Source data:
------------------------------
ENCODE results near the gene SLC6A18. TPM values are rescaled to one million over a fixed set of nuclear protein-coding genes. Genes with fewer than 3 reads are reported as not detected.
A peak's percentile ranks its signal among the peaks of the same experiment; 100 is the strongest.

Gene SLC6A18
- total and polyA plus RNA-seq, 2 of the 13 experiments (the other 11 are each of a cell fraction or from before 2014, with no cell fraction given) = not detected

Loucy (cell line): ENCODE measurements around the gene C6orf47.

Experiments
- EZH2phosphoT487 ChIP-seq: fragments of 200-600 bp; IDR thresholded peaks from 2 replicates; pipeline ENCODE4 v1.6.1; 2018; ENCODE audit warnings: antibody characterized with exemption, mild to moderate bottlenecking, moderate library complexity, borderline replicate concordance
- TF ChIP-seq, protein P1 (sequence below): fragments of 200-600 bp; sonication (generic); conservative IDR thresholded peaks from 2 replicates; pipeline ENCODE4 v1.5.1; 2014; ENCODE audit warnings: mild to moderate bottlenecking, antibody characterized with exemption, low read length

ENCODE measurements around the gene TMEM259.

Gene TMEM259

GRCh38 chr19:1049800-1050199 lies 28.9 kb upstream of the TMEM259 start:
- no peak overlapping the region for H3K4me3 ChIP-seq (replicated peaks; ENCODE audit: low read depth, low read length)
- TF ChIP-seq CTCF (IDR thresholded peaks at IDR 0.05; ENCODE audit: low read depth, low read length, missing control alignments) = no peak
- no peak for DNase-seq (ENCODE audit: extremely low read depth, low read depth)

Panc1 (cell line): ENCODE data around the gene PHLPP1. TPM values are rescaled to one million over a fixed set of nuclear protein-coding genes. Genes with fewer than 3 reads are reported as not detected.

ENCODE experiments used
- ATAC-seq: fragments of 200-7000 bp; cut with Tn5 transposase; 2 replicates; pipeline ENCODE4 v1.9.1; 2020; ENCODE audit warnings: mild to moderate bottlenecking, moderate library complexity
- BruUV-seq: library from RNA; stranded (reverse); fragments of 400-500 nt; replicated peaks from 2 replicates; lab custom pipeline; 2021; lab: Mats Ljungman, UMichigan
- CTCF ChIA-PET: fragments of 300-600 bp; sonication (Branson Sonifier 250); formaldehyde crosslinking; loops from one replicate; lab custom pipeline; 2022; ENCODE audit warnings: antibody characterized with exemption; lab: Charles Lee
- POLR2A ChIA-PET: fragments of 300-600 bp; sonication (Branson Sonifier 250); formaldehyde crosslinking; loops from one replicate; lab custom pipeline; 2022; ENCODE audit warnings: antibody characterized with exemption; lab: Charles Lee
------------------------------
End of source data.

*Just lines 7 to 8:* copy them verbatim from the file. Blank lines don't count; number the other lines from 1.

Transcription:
- EZH2phosphoT487 ChIP-seq: fragments of 200-600 bp; IDR thresholded peaks from 2 replicates; pipeline ENCODE4 v1.6.1; 2018; ENCODE audit warnings: antibody characterized with exemption, mild to moderate bottlenecking, moderate library complexity, borderline replicate concordance
- TF ChIP-seq, protein P1 (sequence below): fragments of 200-600 bp; sonication (generic); conservative IDR thresholded peaks from 2 replicates; pipeline ENCODE4 v1.5.1; 2014; ENCODE audit warnings: mild to moderate bottlenecking, antibody characterized with exemption, low read length